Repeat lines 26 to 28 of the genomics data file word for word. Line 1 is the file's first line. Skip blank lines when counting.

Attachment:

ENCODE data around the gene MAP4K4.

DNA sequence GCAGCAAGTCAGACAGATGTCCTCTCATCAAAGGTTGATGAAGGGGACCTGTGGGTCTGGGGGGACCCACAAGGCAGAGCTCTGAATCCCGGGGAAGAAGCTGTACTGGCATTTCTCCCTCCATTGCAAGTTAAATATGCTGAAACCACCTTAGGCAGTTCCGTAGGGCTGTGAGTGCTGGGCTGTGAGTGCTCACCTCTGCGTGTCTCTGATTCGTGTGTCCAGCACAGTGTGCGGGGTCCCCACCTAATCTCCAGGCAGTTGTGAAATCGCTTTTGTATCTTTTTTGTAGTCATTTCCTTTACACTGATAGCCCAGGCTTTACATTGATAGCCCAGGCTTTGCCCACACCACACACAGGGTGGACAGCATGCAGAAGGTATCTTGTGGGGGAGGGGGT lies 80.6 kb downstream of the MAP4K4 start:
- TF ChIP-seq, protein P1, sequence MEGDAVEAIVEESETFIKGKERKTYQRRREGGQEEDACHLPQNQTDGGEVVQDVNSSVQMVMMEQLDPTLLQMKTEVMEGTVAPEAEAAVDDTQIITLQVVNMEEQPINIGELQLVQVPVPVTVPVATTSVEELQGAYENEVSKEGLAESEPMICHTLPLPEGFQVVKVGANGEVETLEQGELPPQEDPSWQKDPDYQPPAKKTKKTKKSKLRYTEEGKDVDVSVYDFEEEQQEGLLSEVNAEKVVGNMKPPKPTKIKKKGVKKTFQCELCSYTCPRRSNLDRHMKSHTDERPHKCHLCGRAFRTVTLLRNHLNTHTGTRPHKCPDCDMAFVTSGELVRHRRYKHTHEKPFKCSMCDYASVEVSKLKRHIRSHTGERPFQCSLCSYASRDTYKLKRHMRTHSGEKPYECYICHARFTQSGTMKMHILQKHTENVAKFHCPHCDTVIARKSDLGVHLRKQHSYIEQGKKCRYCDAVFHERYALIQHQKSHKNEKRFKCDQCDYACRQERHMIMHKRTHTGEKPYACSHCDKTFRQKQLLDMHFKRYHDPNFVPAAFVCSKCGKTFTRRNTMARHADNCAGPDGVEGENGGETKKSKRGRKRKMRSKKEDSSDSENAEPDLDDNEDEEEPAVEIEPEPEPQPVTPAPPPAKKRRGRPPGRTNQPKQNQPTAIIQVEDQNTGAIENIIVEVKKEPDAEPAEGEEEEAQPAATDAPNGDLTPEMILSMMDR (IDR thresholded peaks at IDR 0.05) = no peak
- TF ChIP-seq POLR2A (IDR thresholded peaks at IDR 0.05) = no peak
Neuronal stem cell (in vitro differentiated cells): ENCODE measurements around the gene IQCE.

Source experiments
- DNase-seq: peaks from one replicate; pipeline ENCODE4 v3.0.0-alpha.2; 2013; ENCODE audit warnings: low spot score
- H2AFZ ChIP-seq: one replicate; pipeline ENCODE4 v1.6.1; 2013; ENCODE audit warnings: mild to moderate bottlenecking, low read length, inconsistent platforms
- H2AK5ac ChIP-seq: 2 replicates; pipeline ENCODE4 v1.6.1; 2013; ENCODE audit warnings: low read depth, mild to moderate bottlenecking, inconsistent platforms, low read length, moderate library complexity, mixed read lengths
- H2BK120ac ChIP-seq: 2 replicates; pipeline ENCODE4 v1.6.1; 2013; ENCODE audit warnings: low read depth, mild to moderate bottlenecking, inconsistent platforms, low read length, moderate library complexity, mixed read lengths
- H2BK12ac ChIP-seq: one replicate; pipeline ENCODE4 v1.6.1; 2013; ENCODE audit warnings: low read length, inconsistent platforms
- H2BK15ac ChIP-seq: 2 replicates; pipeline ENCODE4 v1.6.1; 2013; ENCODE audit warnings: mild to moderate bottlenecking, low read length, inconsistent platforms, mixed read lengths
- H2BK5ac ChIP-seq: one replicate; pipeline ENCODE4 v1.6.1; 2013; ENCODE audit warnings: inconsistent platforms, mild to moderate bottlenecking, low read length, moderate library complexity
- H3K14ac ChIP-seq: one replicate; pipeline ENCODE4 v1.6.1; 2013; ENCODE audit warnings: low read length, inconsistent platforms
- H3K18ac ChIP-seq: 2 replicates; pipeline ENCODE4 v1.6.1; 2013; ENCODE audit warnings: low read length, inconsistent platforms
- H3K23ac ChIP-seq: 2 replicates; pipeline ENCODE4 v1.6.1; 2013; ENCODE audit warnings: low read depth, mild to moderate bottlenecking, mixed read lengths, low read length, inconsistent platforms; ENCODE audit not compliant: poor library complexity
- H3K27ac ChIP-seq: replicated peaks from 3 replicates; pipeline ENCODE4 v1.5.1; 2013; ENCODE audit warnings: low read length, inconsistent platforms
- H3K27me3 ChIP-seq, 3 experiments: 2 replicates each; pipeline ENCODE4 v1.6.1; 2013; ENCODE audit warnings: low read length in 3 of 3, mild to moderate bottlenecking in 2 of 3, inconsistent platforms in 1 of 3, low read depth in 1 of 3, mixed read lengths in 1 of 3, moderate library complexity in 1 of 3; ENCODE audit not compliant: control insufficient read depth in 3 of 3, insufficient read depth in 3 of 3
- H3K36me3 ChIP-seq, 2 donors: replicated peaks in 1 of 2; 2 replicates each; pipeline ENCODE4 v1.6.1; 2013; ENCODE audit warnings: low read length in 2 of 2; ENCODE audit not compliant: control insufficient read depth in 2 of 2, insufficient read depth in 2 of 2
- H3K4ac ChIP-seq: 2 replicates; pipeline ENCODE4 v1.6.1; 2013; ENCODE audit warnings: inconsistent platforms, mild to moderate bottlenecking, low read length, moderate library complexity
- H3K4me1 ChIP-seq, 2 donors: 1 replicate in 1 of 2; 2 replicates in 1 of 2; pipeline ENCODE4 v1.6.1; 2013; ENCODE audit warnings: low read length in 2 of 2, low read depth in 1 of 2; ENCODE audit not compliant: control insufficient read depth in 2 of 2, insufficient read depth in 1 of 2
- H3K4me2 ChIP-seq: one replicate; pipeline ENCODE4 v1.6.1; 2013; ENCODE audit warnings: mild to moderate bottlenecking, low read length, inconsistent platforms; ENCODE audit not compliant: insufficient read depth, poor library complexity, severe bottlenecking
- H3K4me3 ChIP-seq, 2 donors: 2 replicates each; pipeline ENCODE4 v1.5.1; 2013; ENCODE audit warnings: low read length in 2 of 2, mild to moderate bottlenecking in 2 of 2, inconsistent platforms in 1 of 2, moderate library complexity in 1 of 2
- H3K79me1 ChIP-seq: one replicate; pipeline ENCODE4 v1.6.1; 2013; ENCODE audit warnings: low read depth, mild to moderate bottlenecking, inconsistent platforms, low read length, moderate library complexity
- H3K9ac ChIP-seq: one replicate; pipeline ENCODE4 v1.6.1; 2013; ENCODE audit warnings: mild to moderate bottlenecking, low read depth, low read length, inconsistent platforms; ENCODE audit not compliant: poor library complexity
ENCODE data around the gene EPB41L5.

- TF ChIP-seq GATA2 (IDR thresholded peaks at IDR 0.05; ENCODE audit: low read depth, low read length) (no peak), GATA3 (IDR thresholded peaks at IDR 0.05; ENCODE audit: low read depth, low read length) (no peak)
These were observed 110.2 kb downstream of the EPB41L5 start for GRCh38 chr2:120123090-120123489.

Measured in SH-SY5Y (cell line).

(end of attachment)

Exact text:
ENCODE data around the gene EPB41L5.

- TF ChIP-seq GATA2 (IDR thresholded peaks at IDR 0.05; ENCODE audit: low read depth, low read length) (no peak), GATA3 (IDR thresholded peaks at IDR 0.05; ENCODE audit: low read depth, low read length) (no peak)
These were observed 110.2 kb downstream of the EPB41L5 start for GRCh38 chr2:120123090-120123489.